A wide range of flavors were celebrated in this year's nominations, from the Early Blood Turnip-rooted beet and Roy's Calais flint corn, to the Cotton Patch goose and Radiator Charlie's Mortgage Lifter tomato.
Though the majority of Ark foods are boarded during the committee's yearly face-to-face meeting, nominations are reviewed and boarded throughout the year. Check out the Ark of Taste criteria and nomination form to learn more.
This year, the APC welcomed four new members: Arie McFarlen, Elissa Rubin-Mahon, Jennifer Hall and Emile DeFelice. You can read about them and their passion for Slow Food and the Ark of Taste: just click here!
Posted on Wed, September 26, 2007 by Jerusha Klemperer
In the 2 years since Hurricane Katrina ravaged New Orleans, Slow Food leader/enthusiast/activist Poppy Tooker has been fighting hard to revive New Orleans food communities. One such community is the East New Orleans Vietnamese community, that is home to an outstanding farmers' market that is held at the crack of dawn every Saturday morning. Instrumental in the rebuilding of this market has been Father Vien thé Nguyen, who is the pastor of Mary Queen of Vietnam Catholic Church there.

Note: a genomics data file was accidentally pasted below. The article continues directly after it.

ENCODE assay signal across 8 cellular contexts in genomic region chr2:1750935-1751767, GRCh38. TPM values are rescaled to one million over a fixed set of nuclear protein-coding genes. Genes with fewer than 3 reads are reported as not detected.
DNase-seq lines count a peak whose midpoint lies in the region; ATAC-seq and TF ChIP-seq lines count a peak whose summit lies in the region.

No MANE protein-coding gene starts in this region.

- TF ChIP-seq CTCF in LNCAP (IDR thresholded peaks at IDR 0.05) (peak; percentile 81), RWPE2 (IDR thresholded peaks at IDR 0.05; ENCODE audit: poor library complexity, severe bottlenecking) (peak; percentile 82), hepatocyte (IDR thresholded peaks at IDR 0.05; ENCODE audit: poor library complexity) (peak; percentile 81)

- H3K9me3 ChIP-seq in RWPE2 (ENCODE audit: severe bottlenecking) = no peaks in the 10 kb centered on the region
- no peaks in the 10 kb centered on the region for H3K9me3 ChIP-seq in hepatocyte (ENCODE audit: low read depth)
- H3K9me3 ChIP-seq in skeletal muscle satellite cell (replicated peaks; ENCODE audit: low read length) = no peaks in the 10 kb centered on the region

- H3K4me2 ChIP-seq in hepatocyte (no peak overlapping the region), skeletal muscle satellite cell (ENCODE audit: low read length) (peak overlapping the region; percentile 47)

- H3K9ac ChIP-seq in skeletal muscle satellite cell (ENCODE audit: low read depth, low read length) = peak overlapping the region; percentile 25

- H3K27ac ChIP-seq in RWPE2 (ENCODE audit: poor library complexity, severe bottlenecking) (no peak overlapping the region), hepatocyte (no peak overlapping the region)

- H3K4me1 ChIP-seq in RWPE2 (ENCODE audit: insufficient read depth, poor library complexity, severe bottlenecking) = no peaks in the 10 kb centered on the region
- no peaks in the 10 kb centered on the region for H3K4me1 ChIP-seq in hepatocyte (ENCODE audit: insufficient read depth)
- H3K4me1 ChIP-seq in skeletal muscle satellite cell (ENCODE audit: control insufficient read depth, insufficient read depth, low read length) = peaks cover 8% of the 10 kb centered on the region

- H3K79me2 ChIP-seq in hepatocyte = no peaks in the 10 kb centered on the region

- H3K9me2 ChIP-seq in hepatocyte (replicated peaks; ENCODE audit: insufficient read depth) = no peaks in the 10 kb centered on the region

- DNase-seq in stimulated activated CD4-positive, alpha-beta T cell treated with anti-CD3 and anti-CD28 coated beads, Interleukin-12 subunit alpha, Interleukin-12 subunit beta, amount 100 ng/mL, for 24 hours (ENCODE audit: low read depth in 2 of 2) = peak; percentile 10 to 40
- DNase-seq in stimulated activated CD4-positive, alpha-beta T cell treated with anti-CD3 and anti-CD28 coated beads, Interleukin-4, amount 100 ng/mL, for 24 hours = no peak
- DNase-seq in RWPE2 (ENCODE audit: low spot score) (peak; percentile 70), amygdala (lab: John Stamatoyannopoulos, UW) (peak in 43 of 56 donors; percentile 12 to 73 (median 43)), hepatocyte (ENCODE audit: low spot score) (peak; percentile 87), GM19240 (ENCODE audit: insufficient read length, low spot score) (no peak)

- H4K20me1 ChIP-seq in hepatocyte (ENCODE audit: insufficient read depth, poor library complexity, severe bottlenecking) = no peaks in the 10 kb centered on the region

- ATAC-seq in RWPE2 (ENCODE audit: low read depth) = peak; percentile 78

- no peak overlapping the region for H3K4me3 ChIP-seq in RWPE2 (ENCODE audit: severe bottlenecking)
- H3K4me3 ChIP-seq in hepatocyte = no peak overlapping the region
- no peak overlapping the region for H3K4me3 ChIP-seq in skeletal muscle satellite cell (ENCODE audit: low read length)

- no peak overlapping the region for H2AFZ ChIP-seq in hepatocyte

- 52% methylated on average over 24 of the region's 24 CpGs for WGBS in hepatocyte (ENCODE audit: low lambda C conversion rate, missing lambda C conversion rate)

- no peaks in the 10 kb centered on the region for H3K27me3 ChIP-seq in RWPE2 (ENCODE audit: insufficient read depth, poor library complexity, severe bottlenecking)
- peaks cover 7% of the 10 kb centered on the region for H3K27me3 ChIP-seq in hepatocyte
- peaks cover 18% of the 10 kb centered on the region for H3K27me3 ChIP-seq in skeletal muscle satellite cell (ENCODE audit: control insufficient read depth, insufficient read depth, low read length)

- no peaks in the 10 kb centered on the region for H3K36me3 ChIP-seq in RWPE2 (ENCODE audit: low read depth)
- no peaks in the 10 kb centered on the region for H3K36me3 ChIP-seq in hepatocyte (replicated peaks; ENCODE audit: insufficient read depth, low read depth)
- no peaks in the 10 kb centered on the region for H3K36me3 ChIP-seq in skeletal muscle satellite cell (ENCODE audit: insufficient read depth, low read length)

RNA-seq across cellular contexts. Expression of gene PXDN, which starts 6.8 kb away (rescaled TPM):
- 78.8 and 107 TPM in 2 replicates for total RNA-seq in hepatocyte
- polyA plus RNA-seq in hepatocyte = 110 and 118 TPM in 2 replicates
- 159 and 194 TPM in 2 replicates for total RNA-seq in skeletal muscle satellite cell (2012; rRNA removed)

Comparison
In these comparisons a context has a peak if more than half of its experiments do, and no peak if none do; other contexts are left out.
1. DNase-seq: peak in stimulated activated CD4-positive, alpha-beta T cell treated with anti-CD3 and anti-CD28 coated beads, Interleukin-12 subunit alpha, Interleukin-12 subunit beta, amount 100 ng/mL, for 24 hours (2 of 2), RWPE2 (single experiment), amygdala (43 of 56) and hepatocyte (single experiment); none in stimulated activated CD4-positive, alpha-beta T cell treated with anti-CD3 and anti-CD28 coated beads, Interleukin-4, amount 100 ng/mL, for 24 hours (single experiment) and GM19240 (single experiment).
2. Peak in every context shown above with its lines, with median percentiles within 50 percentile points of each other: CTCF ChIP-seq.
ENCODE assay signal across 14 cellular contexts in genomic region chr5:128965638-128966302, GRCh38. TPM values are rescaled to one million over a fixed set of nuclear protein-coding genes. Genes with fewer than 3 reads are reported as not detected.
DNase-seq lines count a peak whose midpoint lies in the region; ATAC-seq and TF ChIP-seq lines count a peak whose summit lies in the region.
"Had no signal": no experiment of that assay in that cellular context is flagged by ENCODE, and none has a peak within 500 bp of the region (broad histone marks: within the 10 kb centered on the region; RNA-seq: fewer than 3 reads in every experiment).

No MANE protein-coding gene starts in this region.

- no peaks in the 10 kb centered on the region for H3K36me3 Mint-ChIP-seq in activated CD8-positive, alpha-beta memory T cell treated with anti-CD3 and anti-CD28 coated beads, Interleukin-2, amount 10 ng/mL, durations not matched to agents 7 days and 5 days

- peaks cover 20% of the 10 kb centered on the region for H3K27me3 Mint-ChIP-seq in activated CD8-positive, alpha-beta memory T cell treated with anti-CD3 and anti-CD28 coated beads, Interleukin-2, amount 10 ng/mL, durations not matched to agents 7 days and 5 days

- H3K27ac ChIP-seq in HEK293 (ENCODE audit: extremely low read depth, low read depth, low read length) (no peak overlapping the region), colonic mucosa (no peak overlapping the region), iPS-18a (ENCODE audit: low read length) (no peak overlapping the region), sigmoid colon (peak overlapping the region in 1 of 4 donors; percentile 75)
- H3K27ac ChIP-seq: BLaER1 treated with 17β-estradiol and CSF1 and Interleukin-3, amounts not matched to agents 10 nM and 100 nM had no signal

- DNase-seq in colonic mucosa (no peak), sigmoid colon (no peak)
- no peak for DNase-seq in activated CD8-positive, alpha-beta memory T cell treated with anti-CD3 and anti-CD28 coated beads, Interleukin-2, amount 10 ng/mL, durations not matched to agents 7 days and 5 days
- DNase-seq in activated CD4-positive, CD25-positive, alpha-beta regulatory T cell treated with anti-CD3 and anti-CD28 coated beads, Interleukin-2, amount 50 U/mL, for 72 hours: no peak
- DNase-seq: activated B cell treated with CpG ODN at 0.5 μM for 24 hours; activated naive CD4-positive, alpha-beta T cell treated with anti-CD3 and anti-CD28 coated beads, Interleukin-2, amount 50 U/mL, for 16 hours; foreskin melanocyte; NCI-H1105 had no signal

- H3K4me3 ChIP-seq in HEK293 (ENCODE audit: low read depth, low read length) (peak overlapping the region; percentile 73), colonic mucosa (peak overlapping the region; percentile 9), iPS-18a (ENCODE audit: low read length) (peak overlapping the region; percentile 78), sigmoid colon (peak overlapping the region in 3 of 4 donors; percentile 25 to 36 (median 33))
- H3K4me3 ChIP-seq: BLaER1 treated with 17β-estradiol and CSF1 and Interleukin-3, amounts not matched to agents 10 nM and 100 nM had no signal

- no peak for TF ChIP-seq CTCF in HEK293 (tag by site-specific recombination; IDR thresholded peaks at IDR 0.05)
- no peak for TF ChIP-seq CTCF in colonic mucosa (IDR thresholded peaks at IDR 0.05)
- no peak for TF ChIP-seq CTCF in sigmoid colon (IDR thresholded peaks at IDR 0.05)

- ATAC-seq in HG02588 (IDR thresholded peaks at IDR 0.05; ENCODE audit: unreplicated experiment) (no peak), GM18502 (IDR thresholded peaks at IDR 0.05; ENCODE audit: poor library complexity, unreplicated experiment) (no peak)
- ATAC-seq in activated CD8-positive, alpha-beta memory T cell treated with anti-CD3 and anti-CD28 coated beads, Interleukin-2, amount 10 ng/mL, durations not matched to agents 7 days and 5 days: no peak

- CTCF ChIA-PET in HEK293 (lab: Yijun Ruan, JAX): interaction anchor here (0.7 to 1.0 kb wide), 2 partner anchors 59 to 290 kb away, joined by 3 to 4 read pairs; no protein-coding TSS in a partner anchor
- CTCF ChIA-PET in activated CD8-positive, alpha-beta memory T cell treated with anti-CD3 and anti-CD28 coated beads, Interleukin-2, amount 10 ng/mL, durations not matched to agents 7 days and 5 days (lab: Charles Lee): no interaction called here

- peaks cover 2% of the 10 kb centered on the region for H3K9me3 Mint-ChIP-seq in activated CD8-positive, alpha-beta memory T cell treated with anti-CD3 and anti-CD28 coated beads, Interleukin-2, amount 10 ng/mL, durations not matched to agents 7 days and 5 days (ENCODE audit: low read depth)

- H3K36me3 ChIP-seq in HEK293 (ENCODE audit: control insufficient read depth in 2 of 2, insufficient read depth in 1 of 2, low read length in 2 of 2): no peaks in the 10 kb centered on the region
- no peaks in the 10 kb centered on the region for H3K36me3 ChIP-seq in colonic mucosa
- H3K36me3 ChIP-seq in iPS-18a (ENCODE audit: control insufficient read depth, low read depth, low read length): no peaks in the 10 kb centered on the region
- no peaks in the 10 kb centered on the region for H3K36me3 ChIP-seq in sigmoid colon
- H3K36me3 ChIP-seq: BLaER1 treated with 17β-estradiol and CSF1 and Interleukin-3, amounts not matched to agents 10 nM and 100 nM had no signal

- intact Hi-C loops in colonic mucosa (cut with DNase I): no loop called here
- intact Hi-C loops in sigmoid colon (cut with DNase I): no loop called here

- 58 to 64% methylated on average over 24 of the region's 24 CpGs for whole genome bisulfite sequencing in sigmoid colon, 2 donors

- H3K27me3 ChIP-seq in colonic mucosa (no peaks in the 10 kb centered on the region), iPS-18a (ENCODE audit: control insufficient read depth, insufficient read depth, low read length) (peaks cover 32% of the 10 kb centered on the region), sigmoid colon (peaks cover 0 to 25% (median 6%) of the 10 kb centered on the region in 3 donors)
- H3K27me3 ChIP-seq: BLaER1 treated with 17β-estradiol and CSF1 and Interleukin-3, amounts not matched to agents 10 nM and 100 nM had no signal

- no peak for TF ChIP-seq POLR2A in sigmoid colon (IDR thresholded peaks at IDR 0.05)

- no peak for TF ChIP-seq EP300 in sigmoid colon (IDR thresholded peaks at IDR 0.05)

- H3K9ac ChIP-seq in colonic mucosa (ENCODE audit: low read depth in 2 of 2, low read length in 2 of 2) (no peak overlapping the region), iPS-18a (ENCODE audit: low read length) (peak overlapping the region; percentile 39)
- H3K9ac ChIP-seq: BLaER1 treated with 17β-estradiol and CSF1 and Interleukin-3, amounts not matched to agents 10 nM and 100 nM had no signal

In April of 2007, at a Vietnamese brunch, Poppy presented the church with $5,000 from Slow Food USA's Terra Madre Relief Fund, to go towards rebuilding the market and community garden there. Click here to watch a short video of the brunch, which includes some great footage of delicious, homemade Vietnamese food.
Also interesting: from the Southern Foodways Alliance website, an interview with Peter Nguyen, the manager of the community garden and farmers' market.
Posted on Mon, September 24, 2007 by Jerusha Klemperer
Any regular frequenter of restaurants knows that the fish we eat are subject to trends. For stretches of time certain fish will be "go-to" foods, and then suddenly they're gone, replaced by something else. One day "Chilean Sea Bass" (actually Patagonian Toothfish, a less sexy name) started appearing on menus. And less than 10 years later, many chefs banded together to take it OFF their menus since it had been overfished, practically into extinction.
Once upon a time, people ubiquitously ate canned sardines. By the 1950's, they had been replaced by canned tuna. What ever happened to sardines?